At a New York City federal prison that’s recorded relatively few confirmed cases of COVID-19, medical requests made by incarcerated people during the pandemic topped the usual number by hundreds. Many went unaddressed for weeks, according to a federal watchdog report published on November 10. The failure to respond to the medical needs of people who are incarcerated appears to be borne of the facility’s dire medical staffing shortage.
According to the US Department of Justice’s Office of the Inspector General report, requests for medical attention by prisoners at the Bureau of Prison’s (BOP) Metropolitan Detention Center in Brooklyn (MDC-Brooklyn) have surged during the COVID-19 crisis relative to pre-pandemic numbers. A total of 2,160 requests were filed between March 2 and September 23 of this year, compared to 1,649 during that same period last year.
BOP did not respond to Filter‘s request for comment.
Many of the requests describe fears of exposure to COVID-19. “Please allow someone to see me immediately, I am high risk for the Corona Virus. Not saying I have it, but would love immediate care if I do end positive,” wrote one prisoner in a redacted March 29 request made publicly available by the The Intercept. Two days earlier, another wrote that “i had a cold a few weeks ago i was never seen but now i have this cough like i am choking on spit and my chest and heart hurts when i am breathing.”
The modest number of confirmed COVID-19 cases among those incarcerated at MDC-Brooklyn—16, as of November 10—is almost certainly an undercount. The facility had a limited supply of testing equipment, but less than half of the kits it did have between March and May were actually used. MDC-Brooklyn Health Services staff simply assumed some prisoners were positive, reserving testing “generally” for “only symptomatic inmates housed in units without a confirmed case.”
The Health Services team wasn’t prepared to meet their incarcerated population’s needs. “Patients may repeatedly submit sick call requests with COVID-19 concerns, but the facility lacks the clinical response to find and care for those individuals,” wrote former NYC Correctional Health Services medical director Dr. Homer Venters in a report on MDC-Brooklyn for a lawsuit filed by incarcerated plaintiffs in April.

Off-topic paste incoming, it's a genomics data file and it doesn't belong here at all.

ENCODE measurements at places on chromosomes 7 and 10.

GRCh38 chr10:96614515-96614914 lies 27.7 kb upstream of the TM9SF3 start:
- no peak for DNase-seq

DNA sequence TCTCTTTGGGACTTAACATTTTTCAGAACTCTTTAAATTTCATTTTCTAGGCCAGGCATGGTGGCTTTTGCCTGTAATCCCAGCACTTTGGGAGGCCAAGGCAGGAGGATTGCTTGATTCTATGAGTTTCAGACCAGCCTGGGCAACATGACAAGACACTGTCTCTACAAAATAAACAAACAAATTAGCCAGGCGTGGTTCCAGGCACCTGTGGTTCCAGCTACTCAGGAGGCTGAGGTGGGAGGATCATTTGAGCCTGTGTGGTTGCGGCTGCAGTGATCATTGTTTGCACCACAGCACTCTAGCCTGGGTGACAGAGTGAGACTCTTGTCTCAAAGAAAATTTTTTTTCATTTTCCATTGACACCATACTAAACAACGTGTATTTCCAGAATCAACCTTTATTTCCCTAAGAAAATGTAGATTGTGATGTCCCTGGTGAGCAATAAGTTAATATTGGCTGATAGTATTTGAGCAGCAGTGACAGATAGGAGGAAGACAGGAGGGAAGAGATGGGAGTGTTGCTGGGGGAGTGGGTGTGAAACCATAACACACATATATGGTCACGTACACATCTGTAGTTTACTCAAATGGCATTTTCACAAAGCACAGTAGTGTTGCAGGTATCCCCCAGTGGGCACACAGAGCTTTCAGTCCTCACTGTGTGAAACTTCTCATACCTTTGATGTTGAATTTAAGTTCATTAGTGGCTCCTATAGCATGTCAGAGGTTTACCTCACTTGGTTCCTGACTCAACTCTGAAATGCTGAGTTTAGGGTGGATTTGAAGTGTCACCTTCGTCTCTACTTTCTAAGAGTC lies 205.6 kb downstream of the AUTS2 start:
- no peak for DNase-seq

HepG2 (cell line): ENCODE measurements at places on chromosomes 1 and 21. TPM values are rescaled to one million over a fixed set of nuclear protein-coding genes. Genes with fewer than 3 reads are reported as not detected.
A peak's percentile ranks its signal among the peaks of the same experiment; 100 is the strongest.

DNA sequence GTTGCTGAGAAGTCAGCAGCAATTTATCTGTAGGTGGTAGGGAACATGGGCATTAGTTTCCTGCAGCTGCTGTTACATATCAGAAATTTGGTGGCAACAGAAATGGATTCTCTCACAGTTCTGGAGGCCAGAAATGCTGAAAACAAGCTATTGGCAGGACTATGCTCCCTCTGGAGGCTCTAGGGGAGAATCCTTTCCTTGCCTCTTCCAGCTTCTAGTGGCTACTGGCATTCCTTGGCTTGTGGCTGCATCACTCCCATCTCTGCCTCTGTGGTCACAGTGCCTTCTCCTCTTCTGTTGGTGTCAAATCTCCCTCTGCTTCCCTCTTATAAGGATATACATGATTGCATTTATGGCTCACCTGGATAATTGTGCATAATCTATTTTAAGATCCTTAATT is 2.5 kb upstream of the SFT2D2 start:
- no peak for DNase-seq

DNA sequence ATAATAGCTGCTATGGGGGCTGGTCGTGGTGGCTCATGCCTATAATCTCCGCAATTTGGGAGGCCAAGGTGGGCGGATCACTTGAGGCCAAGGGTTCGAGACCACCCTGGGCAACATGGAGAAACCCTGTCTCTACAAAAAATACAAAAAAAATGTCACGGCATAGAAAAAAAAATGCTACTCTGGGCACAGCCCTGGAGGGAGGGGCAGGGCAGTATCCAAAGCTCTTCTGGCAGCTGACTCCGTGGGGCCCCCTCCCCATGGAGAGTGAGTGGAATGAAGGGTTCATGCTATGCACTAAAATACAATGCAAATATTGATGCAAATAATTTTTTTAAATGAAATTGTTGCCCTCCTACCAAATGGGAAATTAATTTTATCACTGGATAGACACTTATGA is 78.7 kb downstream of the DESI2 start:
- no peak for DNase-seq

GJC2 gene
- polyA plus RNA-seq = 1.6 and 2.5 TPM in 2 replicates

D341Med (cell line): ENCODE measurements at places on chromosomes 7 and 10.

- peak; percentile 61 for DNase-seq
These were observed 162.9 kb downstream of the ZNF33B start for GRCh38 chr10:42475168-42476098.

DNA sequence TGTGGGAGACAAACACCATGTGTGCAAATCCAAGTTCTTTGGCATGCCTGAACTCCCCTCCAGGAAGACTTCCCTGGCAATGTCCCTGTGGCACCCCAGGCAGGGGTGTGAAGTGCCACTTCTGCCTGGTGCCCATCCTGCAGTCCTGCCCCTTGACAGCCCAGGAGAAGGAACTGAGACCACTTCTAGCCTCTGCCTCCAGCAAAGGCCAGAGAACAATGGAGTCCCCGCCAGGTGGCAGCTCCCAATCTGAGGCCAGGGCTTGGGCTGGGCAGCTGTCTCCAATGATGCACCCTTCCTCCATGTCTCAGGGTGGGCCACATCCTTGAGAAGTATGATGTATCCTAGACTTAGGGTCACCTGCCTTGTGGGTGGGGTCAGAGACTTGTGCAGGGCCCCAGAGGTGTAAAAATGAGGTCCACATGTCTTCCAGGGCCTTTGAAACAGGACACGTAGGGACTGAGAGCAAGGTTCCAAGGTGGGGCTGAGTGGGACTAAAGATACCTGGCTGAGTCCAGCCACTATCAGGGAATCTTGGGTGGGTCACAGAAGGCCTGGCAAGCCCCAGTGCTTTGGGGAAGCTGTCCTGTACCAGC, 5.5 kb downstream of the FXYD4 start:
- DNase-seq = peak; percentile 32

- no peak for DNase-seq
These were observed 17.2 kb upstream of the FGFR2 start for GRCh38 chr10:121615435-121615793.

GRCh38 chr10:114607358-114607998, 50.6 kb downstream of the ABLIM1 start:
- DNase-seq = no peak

From the early days of the pandemic through September, the facility had a single doctor on staff (compared to MDC-Brooklyn’s usual three, pre-COVID-19) while only half of Mid-Level Providers were available (three out of six). Two new temporary medical workers joined the MDC-Brooklyn team in April, bringing the total number of employees up to 22. The authorized count is 30.
MDC-Brooklyn staff knew the shortage was a problem. A majority of the facility’s respondents to the OIG survey (71 percent) identified “Additional staff to cover posts” as an immediate need, compared to 39 percent of BOP-wide respondents.
“The shortage of medical staff at MDC Brooklyn was among the biggest challenges in appropriately screening inmates and staff members for COVID‑19 symptoms,” states the OIG report. “This shortage continued through September 2020 and resulted in MDC Brooklyn struggling to meet the medical needs of non–COVID‑19 inmates.”
As a result, hundreds of medical requests have gone unaddressed for months at a time. One hundred twenty-five requests submitted in March, approaching the height of the outbreak, remained unaddressed by May 1. Even after the pandemic’s epicenter moved out of New York City, the high number of requests continued—many with the same attending delays. Of an unspecified number of requests made in early July, 160 had not been scheduled or seen by September 23.
For those requests that were lucky enough to receive responses, Venters stated in his report, the subsequent action was insufficient. “After multiple requests, the only response was for a health staffer to come to their cell and take their temperature,” Venters wrote, a practice he cites as a “serious deviation from accepted standards.” He found that “no thorough symptoms were elicited and no other physical examinations were conducted.”
The full picture of the quality of Health Services’ responses has been obstructed by staff. According to Venters, employees were destroying the paper request slips during the early days of the city’s outbreak, up until a court intervened. “This represents a gross deviation from basic health care standards because the sick-call requests form part of the patient’s medical record,” he wrote. “[It] renders impossible any evaluation of whether the assessment and care provided was appropriate to the patient’s original concerns.”
In a letter (attached to the report) responding to the OIG findings, BOP claimed that medical providers “triaged paper and electronic requests daily and attended to cases as clinically indicated per triage guidelines.” Staff responses and adherence to guidelines were not evaluated by OIG, though the investigators were told by interviewees that the shortage caused “negative outcomes, including increased workload, challenges in responding to sick call requests, and mandatory overtime.”
The BOP and Health Services team also attributed the long wait times to the use of paper, rather than digital, request forms, and to the requirement that providers see patients within the housing units.
Photograph of MDC-Brooklyn via Bureau of Prisons/Public Domain